Whole-Mount In Situ Hybridization (WISH) Optimized for Gene Expression Analysis in Mouse Embryos and Embryoid Bodies

  • Eleni DakouEmail author
  • Nele Vanbekbergen
  • Sara Corradi
  • Caroline R. Kemp
  • Erik Willems
  • Luc LeynsEmail author
Part of the Methods in Molecular Biology book series (MIMB, volume 1211)


Whole-mount in situ hybridization (WISH) is a technique widely used in developmental biology to study the localization of RNA sequences in intact tissues or whole organisms. In this chapter we present a detailed protocol that was optimized for gene expression analysis in early stage mouse embryos (5.5–10.5 days post-coitum) and embryoid bodies formed by differentiating embryonic stem cells and can be used for the detection of up to two distinct RNA sequences simultaneously. The initial steps of the procedure are the generation of the labeled riboprobe(s) and the embryo or embryoid body preparation, which can be completed in less than 2 days. The actual WISH procedure, comprised of the hybridization, the post-hybridization washes, and the immunological staining, can be completed in 3 days.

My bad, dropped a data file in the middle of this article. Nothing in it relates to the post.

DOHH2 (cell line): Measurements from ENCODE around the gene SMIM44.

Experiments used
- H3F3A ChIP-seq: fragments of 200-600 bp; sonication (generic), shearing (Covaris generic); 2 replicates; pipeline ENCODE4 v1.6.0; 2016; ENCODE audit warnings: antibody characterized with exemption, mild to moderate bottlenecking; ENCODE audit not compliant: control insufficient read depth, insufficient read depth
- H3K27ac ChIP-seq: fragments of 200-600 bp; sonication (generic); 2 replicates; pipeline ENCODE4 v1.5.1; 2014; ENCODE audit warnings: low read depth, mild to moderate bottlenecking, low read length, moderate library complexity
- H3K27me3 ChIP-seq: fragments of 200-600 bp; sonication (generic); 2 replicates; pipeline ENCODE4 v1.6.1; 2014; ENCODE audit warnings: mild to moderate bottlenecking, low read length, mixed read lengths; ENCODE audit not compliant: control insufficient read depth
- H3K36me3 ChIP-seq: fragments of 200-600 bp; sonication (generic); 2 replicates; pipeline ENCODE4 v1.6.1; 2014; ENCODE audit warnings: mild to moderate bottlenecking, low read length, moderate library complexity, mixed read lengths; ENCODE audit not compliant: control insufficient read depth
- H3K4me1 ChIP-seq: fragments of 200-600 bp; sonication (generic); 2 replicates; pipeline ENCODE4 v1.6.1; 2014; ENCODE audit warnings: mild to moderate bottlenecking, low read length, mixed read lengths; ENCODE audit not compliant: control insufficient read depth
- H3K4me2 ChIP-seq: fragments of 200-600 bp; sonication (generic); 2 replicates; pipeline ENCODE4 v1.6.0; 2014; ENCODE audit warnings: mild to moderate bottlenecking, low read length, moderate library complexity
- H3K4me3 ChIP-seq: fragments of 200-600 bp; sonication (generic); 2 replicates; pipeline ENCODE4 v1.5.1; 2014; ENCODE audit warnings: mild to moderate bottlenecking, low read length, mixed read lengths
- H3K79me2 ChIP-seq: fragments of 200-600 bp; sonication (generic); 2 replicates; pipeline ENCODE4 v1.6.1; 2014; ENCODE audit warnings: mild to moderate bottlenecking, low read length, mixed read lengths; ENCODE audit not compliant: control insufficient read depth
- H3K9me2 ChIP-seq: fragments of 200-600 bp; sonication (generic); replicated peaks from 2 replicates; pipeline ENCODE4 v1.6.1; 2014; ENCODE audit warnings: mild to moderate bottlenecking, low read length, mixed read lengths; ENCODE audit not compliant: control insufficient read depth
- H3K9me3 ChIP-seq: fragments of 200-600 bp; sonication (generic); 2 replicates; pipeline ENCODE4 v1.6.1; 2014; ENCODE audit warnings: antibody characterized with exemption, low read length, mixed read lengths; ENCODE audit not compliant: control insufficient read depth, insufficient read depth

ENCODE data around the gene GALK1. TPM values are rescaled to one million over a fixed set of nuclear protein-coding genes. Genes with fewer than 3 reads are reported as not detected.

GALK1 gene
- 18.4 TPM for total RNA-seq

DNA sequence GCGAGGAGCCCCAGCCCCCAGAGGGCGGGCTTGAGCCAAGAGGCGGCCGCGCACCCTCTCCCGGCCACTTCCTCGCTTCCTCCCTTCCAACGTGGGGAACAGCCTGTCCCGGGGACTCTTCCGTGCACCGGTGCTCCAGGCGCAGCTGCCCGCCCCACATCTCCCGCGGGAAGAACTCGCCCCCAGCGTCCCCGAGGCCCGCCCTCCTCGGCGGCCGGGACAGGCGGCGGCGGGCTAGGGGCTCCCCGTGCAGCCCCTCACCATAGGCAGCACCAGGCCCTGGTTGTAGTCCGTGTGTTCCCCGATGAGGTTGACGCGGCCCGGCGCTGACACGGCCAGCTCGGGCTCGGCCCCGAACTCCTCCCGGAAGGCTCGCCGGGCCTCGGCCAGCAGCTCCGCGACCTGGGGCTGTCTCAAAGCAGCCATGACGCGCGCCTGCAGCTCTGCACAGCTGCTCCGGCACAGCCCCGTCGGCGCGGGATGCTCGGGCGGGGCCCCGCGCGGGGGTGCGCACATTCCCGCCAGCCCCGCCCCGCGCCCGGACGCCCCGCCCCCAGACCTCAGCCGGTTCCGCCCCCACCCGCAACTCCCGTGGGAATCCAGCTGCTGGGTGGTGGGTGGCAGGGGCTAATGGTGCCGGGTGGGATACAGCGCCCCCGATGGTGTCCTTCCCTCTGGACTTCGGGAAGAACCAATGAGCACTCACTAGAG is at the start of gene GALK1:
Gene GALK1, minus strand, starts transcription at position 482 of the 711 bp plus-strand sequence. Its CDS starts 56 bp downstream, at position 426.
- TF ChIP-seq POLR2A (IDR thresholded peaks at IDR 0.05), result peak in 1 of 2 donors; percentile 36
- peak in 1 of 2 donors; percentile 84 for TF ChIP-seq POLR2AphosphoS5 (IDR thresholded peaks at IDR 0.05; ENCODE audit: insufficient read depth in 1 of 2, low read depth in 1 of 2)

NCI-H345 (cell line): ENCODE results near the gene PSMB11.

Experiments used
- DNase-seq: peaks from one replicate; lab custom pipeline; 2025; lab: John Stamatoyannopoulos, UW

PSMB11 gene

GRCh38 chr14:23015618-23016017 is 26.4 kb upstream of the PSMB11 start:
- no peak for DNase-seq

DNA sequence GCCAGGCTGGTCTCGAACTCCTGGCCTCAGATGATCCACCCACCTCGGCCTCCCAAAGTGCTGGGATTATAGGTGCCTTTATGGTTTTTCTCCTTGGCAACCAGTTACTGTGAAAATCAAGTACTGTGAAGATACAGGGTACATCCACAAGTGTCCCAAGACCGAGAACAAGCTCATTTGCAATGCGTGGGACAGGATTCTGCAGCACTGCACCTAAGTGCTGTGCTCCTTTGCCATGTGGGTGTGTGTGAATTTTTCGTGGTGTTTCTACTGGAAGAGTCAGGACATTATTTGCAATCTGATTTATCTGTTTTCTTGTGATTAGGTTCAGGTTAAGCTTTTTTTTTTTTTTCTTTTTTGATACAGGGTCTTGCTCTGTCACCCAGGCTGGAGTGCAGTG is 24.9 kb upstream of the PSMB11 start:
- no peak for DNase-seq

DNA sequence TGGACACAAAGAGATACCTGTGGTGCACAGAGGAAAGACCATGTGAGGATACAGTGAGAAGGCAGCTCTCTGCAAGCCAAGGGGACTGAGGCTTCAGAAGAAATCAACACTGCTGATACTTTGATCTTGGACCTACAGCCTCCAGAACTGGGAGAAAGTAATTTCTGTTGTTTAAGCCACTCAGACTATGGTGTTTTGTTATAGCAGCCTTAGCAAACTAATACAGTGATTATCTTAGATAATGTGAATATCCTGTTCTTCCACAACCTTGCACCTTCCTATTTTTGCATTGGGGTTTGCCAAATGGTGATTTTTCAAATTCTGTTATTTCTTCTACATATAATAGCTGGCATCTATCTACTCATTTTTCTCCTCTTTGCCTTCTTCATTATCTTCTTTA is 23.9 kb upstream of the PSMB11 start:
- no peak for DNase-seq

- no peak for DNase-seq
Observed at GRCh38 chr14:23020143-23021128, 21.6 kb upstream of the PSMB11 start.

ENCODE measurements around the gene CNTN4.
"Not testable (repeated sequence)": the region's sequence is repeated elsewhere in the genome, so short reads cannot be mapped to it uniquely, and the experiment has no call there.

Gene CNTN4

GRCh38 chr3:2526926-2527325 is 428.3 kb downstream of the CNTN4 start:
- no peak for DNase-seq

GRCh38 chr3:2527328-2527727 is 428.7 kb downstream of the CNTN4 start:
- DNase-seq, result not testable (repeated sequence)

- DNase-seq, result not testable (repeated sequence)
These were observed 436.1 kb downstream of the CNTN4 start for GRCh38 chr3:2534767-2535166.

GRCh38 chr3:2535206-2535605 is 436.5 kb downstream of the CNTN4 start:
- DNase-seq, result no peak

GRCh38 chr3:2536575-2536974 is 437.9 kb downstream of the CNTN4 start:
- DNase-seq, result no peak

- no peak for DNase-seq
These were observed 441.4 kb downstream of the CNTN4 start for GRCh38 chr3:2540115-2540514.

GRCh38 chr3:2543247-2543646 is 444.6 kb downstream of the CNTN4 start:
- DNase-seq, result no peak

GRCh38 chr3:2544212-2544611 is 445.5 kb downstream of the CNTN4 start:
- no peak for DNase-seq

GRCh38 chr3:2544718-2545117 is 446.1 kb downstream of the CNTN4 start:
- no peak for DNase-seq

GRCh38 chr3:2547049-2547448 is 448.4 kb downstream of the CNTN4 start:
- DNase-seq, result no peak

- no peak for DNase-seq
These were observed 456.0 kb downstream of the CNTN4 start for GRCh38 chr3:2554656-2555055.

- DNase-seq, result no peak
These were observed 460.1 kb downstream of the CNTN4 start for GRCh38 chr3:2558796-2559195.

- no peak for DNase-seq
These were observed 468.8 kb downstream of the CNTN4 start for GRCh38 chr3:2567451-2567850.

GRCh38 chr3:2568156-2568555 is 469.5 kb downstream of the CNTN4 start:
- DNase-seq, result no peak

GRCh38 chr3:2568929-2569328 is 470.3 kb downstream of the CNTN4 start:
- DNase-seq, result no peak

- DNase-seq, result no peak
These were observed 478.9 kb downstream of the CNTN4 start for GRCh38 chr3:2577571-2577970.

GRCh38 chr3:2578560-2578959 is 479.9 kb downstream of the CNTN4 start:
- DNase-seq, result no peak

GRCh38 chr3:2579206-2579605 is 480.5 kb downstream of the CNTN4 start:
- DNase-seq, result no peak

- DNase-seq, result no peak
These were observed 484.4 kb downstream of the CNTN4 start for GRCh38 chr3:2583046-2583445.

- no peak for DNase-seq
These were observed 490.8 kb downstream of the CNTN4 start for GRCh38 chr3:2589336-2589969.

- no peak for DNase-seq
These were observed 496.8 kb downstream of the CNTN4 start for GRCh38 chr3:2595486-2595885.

Key words

WISH In situ hybridization mRNA Mouse embryo Embryoid bodies Gene expression pattern 



Eleni Dakou is funded by the Institute for the Promotion of Innovation through Science and Technology in Flanders (IWT-Vlaanderen). This research is supported by an Interuniversity Attraction Pole grant (IAP-P7-07).


  1. 1.
    Tautz D, Pfeifle C (1989) A non-radioactive in situ hybridization method for the localization of specific RNAs in Drosophila embryos reveals translational control of the segmentation gene hunchback. Chromosoma 98(2):81–85PubMedCrossRefGoogle Scholar
  2. 2.
    Kemp C, Willems E, Abdo S et al (2005) Expression of all Wnt genes and their secreted antagonists during mouse blastocyst and postimplantation development. Dev Dyn 233(3):1064–1075PubMedCrossRefGoogle Scholar
  3. 3.
    Kemp CR, Willems E, Wawrzak D et al (2007) Expression of Frizzled5, Frizzled7, and Frizzled10 during early mouse development and interactions with canonical Wnt signaling. Dev Dyn 236(7):2011–2019PubMedCrossRefGoogle Scholar
  4. 4.
    Willems E, Leyns L (2008) Patterning of mouse embryonic stem cell-derived pan-mesoderm by Activin A/Nodal and Bmp4 signaling requires Fibroblast Growth Factor activity. Differentiation 76(7):745–759PubMedCrossRefGoogle Scholar
  5. 5.
    Hargrave M, Koopman P (2000) In situ hybridization of whole-mount embryos. In: Darby IA (ed) Methods in molecular biology, vol 123, In situ hybridization protocols. Humana Press, Totowa, NJ, pp 279–289Google Scholar
  6. 6.
    Lowe L, Kuehn M (2000) Whole mount in situ hybridization to study gene expression during mouse development. In: Tuan RS, Lo CW (eds) Methods in molecular biology, vol 137, Developmental biology protocols, vol III. Humana Press, Totowa, NJ, pp 125–137Google Scholar
  7. 7.